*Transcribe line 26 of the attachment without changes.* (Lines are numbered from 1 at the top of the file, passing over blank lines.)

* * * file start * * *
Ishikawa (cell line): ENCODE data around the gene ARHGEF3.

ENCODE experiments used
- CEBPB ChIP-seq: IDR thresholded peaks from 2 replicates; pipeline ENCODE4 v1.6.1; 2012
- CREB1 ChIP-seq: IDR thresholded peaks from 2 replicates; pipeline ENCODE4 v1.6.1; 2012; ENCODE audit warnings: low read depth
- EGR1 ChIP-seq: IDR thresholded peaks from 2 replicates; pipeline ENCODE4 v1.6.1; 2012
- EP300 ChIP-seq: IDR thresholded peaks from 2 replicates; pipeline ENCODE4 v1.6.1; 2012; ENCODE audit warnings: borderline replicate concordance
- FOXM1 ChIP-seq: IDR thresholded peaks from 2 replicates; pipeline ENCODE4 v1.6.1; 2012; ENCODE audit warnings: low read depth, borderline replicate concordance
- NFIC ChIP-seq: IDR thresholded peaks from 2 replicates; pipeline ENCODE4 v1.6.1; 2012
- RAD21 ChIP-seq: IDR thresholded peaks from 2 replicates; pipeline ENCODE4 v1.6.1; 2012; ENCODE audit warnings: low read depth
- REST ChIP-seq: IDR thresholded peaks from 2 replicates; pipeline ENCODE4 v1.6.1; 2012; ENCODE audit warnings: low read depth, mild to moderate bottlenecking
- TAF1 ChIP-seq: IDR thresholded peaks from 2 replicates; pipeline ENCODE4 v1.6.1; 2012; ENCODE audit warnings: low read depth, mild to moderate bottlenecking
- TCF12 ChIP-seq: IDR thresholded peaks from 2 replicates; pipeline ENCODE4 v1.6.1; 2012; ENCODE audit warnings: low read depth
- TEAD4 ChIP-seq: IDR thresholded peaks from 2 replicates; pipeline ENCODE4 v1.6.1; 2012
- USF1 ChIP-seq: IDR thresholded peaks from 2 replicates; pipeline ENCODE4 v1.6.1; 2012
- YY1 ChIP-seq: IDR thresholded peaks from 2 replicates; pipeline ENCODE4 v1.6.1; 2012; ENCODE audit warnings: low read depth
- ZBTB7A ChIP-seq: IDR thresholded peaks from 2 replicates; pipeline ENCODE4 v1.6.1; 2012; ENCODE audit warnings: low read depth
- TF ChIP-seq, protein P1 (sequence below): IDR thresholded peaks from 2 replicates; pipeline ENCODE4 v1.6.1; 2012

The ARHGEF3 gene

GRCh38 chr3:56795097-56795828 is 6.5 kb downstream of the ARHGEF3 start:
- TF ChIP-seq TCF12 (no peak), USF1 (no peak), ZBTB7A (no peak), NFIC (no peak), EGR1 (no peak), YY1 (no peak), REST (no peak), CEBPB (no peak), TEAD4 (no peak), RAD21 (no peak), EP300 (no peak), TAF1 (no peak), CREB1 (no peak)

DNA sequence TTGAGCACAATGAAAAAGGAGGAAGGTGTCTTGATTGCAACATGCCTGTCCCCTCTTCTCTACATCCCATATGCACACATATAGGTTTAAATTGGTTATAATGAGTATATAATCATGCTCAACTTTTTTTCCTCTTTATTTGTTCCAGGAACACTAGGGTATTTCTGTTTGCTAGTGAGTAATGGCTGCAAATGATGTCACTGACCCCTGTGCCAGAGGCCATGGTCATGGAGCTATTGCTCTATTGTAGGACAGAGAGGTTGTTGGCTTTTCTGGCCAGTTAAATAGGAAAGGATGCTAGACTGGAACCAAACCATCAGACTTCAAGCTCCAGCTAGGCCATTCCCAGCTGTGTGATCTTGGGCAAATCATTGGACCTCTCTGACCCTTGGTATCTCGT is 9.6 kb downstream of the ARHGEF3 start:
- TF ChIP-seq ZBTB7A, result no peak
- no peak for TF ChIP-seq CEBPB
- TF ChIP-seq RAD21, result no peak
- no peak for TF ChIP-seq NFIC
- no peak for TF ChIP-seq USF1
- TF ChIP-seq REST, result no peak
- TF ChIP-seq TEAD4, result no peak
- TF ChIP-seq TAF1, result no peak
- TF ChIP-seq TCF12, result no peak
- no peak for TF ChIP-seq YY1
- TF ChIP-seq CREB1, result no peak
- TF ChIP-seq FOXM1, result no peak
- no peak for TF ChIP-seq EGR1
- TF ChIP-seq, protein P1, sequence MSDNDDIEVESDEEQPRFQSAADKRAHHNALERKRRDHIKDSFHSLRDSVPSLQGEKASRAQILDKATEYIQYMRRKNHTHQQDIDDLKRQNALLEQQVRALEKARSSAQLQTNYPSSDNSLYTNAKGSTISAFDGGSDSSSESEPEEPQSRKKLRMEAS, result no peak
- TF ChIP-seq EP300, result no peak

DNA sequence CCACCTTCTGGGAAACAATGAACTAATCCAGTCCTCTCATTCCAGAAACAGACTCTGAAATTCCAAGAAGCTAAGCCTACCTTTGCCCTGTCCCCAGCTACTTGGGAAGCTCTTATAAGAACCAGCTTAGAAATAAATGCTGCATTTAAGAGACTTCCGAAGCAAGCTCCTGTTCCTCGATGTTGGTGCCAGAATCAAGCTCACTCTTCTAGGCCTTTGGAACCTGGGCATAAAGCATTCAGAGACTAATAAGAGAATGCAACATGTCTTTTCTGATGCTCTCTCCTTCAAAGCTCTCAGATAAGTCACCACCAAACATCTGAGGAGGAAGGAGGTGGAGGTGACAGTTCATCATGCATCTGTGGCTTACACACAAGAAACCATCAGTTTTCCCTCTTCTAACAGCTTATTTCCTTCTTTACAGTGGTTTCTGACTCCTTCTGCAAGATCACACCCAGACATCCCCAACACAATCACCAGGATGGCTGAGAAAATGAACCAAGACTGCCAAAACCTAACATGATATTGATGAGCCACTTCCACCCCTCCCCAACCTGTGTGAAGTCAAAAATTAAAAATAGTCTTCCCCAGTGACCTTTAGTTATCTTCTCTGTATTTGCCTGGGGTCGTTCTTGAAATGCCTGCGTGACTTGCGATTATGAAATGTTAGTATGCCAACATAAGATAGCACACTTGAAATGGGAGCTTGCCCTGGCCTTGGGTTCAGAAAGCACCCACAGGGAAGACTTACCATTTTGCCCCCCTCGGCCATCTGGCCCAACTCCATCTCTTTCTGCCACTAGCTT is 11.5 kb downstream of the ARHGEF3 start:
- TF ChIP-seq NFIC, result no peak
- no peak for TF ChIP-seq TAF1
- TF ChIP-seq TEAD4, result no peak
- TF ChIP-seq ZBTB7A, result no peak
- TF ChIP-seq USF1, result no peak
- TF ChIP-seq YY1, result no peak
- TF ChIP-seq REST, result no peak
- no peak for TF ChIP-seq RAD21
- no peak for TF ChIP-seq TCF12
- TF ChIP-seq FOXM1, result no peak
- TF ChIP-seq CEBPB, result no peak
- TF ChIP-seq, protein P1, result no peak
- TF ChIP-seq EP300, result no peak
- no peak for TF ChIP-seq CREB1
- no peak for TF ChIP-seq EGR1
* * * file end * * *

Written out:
- no peak for TF ChIP-seq USF1